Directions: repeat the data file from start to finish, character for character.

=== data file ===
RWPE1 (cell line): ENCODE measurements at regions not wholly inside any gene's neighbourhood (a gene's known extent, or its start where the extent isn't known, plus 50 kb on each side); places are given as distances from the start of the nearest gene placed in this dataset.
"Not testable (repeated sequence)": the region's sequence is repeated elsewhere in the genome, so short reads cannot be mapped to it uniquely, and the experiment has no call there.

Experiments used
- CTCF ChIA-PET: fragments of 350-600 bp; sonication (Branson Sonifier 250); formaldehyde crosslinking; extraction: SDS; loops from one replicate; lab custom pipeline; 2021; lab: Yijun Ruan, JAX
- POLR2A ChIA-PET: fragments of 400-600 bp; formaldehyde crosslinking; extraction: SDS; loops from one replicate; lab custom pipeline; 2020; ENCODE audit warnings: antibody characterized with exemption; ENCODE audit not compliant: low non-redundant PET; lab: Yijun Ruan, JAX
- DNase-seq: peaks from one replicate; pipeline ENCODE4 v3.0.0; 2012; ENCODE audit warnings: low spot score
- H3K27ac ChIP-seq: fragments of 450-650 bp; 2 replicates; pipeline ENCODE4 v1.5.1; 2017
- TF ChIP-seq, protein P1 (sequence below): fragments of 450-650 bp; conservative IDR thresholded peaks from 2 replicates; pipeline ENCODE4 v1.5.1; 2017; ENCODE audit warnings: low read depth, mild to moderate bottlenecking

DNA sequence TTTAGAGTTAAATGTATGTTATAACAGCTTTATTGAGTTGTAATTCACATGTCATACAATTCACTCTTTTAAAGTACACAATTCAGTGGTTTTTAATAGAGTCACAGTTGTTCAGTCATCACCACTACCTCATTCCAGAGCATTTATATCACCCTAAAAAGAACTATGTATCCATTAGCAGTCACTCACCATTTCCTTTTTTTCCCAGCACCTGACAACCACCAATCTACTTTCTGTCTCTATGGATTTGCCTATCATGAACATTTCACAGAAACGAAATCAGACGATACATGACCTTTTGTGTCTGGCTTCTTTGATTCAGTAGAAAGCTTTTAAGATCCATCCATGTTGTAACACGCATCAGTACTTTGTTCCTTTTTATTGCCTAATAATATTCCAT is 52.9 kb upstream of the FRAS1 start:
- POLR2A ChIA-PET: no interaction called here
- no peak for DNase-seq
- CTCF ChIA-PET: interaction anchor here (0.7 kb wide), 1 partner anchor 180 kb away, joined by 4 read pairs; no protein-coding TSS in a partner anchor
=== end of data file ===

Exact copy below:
RWPE1 (cell line): ENCODE measurements at regions not wholly inside any gene's neighbourhood (a gene's known extent, or its start where the extent isn't known, plus 50 kb on each side); places are given as distances from the start of the nearest gene placed in this dataset.
"Not testable (repeated sequence)": the region's sequence is repeated elsewhere in the genome, so short reads cannot be mapped to it uniquely, and the experiment has no call there.

Experiments used
- CTCF ChIA-PET: fragments of 350-600 bp; sonication (Branson Sonifier 250); formaldehyde crosslinking; extraction: SDS; loops from one replicate; lab custom pipeline; 2021; lab: Yijun Ruan, JAX
- POLR2A ChIA-PET: fragments of 400-600 bp; formaldehyde crosslinking; extraction: SDS; loops from one replicate; lab custom pipeline; 2020; ENCODE audit warnings: antibody characterized with exemption; ENCODE audit not compliant: low non-redundant PET; lab: Yijun Ruan, JAX
- DNase-seq: peaks from one replicate; pipeline ENCODE4 v3.0.0; 2012; ENCODE audit warnings: low spot score
- H3K27ac ChIP-seq: fragments of 450-650 bp; 2 replicates; pipeline ENCODE4 v1.5.1; 2017
- TF ChIP-seq, protein P1 (sequence below): fragments of 450-650 bp; conservative IDR thresholded peaks from 2 replicates; pipeline ENCODE4 v1.5.1; 2017; ENCODE audit warnings: low read depth, mild to moderate bottlenecking

DNA sequence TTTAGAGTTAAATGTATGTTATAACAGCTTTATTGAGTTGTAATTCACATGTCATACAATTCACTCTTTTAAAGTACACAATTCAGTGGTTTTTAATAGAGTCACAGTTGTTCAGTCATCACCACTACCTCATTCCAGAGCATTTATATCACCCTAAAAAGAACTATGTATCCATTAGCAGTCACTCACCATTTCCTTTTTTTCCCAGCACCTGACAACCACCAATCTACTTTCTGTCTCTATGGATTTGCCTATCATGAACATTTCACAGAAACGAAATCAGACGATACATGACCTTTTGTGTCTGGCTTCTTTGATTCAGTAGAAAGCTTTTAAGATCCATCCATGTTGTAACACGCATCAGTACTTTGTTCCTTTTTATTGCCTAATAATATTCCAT is 52.9 kb upstream of the FRAS1 start:
- POLR2A ChIA-PET: no interaction called here
- no peak for DNase-seq
- CTCF ChIA-PET: interaction anchor here (0.7 kb wide), 1 partner anchor 180 kb away, joined by 4 read pairs; no protein-coding TSS in a partner anchor